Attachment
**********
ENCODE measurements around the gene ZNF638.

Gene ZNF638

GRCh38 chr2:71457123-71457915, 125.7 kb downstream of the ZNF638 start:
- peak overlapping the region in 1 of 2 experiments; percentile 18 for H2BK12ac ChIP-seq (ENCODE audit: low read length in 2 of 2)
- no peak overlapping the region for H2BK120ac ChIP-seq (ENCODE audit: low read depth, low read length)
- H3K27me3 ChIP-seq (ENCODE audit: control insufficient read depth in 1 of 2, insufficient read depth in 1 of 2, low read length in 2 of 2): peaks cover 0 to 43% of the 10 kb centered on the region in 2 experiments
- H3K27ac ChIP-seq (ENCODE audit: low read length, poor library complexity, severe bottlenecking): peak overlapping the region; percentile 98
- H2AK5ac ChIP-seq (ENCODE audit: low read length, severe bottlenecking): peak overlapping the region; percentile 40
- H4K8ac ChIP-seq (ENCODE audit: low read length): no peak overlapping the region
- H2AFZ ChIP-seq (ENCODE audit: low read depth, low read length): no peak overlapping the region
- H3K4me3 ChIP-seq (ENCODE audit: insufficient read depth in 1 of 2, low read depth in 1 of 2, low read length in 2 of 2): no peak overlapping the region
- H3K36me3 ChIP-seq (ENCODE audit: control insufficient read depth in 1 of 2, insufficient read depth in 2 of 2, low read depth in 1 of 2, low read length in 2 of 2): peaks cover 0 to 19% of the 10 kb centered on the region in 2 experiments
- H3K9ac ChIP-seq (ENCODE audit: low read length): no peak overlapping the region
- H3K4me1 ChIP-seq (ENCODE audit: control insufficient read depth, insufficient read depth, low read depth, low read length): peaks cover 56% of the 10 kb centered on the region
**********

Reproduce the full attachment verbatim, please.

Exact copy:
ENCODE measurements around the gene ZNF638.

Gene ZNF638

GRCh38 chr2:71457123-71457915, 125.7 kb downstream of the ZNF638 start:
- peak overlapping the region in 1 of 2 experiments; percentile 18 for H2BK12ac ChIP-seq (ENCODE audit: low read length in 2 of 2)
- no peak overlapping the region for H2BK120ac ChIP-seq (ENCODE audit: low read depth, low read length)
- H3K27me3 ChIP-seq (ENCODE audit: control insufficient read depth in 1 of 2, insufficient read depth in 1 of 2, low read length in 2 of 2): peaks cover 0 to 43% of the 10 kb centered on the region in 2 experiments
- H3K27ac ChIP-seq (ENCODE audit: low read length, poor library complexity, severe bottlenecking): peak overlapping the region; percentile 98
- H2AK5ac ChIP-seq (ENCODE audit: low read length, severe bottlenecking): peak overlapping the region; percentile 40
- H4K8ac ChIP-seq (ENCODE audit: low read length): no peak overlapping the region
- H2AFZ ChIP-seq (ENCODE audit: low read depth, low read length): no peak overlapping the region
- H3K4me3 ChIP-seq (ENCODE audit: insufficient read depth in 1 of 2, low read depth in 1 of 2, low read length in 2 of 2): no peak overlapping the region
- H3K36me3 ChIP-seq (ENCODE audit: control insufficient read depth in 1 of 2, insufficient read depth in 2 of 2, low read depth in 1 of 2, low read length in 2 of 2): peaks cover 0 to 19% of the 10 kb centered on the region in 2 experiments
- H3K9ac ChIP-seq (ENCODE audit: low read length): no peak overlapping the region
- H3K4me1 ChIP-seq (ENCODE audit: control insufficient read depth, insufficient read depth, low read depth, low read length): peaks cover 56% of the 10 kb centered on the region